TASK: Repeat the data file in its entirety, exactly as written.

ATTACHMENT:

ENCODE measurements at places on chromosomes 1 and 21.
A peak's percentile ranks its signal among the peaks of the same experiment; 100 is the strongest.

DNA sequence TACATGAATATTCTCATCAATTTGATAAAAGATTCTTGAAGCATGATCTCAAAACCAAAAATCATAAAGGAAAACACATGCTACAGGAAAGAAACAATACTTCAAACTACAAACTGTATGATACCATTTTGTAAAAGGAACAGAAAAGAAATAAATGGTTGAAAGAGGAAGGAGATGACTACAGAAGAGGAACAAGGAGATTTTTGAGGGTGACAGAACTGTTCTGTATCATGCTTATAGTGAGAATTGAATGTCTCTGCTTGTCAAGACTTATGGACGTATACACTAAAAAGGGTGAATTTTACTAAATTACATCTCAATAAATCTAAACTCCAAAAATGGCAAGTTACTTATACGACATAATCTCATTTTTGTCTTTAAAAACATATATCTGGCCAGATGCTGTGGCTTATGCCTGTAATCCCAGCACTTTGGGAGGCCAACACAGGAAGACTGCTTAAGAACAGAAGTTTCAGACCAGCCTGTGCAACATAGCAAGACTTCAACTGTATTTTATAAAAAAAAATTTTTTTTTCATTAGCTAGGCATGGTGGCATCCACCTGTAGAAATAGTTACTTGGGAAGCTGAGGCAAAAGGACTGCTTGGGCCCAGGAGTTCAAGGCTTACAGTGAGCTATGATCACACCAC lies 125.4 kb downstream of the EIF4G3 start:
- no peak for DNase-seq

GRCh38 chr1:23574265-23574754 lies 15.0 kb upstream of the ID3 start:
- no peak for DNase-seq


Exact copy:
ENCODE measurements at places on chromosomes 1 and 21.
A peak's percentile ranks its signal among the peaks of the same experiment; 100 is the strongest.

DNA sequence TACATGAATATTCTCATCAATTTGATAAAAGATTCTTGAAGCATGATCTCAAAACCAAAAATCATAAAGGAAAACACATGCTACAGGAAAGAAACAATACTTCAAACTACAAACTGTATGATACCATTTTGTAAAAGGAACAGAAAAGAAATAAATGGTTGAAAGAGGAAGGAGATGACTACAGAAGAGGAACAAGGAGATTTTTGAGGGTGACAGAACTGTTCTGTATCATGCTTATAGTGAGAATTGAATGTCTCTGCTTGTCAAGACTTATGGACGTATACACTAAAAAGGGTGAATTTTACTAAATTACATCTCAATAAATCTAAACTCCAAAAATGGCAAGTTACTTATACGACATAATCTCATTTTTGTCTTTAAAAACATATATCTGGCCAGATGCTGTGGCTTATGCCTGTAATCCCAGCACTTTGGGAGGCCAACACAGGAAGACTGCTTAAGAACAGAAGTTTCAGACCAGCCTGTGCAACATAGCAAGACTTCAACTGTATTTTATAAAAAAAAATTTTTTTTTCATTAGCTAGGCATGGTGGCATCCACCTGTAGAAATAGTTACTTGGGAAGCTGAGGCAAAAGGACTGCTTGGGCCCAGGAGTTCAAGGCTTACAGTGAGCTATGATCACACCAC lies 125.4 kb downstream of the EIF4G3 start:
- no peak for DNase-seq

GRCh38 chr1:23574265-23574754 lies 15.0 kb upstream of the ID3 start:
- no peak for DNase-seq